’44: Gateway to RomeIn early 1944 the monastery of Monte Cassino stood at the
centre of a substantial German line of fortifications, named
the Gustav Line. The Gustav Line stretched across Italy from
coast to coast incorporating mountainous terrain and the Rapido,
Garilgliano and Sangro Rivers. Hitler had ordered the defenses
to be of "fortress" strength and it consisted of
extensive minefields, barbed wire, camouflaged pillboxes and
complex fire plans designed to repel any attempt to breach
By David Murray
The German army had fought a skillful rearguard action as
the allies slowly advanced up the spine of Italy buying time
for the completion of the Gustav Line. The Allies paid a high
price for every kilometer of Italian soil, as soon as they
got the upper hand in one location the Germans would withdraw
and set up another a few kilometers further on. By January
12th the Allied forces of the US Fifth Army had struggled
up to within a few kilometers of the Gustav Line.
In January the Cassino sector of the Gustav Line was manned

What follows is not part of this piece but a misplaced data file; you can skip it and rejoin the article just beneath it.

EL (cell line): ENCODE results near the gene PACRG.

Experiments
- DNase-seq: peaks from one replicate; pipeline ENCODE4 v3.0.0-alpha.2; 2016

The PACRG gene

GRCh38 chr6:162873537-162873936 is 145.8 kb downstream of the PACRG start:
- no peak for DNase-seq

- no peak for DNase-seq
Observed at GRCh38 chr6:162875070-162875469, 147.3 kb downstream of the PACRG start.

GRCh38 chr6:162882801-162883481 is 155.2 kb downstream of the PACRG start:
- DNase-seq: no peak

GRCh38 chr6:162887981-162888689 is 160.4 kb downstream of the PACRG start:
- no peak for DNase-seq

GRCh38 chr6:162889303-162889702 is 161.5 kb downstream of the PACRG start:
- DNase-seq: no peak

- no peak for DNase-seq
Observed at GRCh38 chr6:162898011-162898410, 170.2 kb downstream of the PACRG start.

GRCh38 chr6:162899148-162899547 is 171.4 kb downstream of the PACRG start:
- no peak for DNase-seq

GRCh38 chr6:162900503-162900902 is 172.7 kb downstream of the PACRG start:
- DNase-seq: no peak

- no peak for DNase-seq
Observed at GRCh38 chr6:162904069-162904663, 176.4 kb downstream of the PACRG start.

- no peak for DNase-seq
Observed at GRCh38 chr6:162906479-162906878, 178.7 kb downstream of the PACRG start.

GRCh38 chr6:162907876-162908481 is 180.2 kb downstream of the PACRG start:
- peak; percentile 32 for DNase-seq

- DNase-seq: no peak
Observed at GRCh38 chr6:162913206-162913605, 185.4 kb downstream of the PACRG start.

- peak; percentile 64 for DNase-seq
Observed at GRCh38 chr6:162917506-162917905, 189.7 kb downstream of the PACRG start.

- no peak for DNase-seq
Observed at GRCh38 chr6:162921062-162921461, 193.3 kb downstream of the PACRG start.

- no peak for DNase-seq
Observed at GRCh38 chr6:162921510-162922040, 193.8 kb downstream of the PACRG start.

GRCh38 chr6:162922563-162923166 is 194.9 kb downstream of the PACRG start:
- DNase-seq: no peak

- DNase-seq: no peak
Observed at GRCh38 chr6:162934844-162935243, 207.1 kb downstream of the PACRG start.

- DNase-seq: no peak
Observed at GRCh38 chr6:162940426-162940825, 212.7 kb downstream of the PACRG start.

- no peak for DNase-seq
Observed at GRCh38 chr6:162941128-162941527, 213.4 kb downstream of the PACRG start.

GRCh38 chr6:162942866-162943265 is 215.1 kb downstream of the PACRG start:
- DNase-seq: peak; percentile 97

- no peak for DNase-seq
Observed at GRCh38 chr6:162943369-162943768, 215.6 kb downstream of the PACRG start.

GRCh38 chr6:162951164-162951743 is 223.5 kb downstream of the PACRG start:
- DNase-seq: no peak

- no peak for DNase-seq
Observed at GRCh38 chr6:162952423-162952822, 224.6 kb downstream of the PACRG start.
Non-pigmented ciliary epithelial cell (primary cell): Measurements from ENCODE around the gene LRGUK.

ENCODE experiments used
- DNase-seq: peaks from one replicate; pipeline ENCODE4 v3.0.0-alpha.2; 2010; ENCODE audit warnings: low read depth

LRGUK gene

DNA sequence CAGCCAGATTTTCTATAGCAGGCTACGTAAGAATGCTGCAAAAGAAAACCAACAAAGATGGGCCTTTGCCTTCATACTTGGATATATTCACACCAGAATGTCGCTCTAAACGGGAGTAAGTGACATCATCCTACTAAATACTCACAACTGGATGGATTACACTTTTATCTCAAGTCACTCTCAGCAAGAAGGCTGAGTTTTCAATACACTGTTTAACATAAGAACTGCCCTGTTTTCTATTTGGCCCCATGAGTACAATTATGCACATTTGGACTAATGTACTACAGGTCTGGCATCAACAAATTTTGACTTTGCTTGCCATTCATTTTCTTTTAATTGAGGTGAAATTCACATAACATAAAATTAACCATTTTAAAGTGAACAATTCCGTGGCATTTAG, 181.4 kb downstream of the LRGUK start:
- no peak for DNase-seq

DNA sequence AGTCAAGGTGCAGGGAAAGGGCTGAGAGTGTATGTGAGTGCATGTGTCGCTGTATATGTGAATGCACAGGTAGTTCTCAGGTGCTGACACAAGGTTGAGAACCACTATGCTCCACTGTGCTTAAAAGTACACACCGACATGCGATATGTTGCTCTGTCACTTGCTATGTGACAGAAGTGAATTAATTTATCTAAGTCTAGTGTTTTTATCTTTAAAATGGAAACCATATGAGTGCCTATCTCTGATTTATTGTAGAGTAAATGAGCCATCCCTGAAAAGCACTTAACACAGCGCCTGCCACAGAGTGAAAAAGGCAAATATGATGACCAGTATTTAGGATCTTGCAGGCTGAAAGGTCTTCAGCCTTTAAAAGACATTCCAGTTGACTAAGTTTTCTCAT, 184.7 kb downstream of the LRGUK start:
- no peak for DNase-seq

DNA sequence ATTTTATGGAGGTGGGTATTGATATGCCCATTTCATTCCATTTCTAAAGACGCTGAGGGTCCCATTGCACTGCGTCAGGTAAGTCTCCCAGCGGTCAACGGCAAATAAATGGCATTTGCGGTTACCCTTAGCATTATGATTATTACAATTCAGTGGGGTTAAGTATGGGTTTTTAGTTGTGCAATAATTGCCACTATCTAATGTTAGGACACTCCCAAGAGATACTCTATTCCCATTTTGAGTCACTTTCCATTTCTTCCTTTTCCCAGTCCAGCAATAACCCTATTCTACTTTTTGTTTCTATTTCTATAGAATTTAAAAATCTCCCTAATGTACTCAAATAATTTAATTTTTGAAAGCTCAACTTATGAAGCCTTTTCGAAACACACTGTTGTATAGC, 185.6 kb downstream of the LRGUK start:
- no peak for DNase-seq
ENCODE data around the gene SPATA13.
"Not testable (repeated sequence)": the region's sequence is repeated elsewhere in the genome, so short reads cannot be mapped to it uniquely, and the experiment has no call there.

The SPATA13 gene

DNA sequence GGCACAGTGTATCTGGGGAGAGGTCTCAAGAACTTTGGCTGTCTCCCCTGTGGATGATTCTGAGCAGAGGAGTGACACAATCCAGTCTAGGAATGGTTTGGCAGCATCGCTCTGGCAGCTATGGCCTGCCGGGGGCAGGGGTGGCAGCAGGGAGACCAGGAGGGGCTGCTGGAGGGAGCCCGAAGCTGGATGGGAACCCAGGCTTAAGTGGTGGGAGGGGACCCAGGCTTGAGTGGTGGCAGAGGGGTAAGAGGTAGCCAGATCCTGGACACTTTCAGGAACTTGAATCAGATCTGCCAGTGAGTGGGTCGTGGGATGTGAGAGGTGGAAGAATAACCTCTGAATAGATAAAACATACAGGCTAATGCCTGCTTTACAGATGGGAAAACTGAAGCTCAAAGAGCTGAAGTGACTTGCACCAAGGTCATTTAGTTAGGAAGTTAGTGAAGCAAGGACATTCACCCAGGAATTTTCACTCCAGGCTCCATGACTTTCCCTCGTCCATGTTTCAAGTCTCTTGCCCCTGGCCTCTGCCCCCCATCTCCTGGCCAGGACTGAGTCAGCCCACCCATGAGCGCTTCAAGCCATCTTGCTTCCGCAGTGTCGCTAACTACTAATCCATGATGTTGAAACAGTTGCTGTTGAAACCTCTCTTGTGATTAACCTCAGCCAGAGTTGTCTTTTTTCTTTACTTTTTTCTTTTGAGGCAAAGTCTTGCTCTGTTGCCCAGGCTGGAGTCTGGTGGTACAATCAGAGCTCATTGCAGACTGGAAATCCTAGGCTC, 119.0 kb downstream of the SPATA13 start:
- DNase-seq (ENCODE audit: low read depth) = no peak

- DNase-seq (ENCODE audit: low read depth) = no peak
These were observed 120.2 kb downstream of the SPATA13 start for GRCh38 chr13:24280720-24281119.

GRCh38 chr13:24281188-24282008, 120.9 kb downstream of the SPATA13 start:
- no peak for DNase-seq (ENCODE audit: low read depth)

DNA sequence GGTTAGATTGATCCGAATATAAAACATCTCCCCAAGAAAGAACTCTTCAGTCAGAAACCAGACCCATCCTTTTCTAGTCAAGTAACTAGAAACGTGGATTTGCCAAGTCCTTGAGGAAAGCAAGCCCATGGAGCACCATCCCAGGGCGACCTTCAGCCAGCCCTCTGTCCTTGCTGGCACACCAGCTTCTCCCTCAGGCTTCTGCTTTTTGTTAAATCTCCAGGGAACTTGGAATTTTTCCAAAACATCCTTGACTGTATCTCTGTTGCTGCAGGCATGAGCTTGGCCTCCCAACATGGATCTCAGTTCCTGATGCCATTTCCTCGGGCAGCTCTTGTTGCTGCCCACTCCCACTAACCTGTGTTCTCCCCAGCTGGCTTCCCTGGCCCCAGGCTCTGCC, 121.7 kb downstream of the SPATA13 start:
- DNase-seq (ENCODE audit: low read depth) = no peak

by units of the German 44th Infantry Division, stationed on
the Massif. The 71st Infantry Division's 211th Grenadier Regiment
defended the slopes around the monastery, Castle Hill and
Cassino town. Fifteenth Panzer Grenadier Division's 129th
and 104th Panzer Grenadier Regiments manned the defenses of
the Liri Valley. The Allied forces in the area consisted of
the US II Corps made up of the 36th "Texas" Division
and the 34th "Red Bull" Division.
As the Allied armies prepared to face the Gustav Line’s
formidable defenses the difficulty of breaching this "fortress"
was becoming increasingly evident. The Gustav Line crossed
the Italian mainland at one of its narrowest points; there
were only three routes that the Allies could realistically
advance north along. The route along the Adriatic coast was
very narrow and the British 8th army advance had already been
checked at the town of Ortona. The southern route was also
narrow and did not allow sufficient space for the Allies to
use their advantage of amour and materials. The remaining
route was along Highway 6 through the Liri Valley. The Liri
Valley would allow the Allies to use their numerical advantage
in tanks and transport to their advantage but it was also
where the Gustav Line was its strongest.
In the Liri Valley the Gustav Line crossed the valley at
its narrowest point, barely 10 miles across. Flowing through
the Valley was the Rapido River. Although the Rapido was only
around 30 feet wide it was very fast flowing with steep sides
and in winter it regularly burst its banks, waterlogging the
surrounding farmland. Elevated above the Liri Valley commanding
perfect views for miles around was the Benedictine monastery
of Monte Cassino.
Monte Cassino was reputed to have been founded by Saint Benedict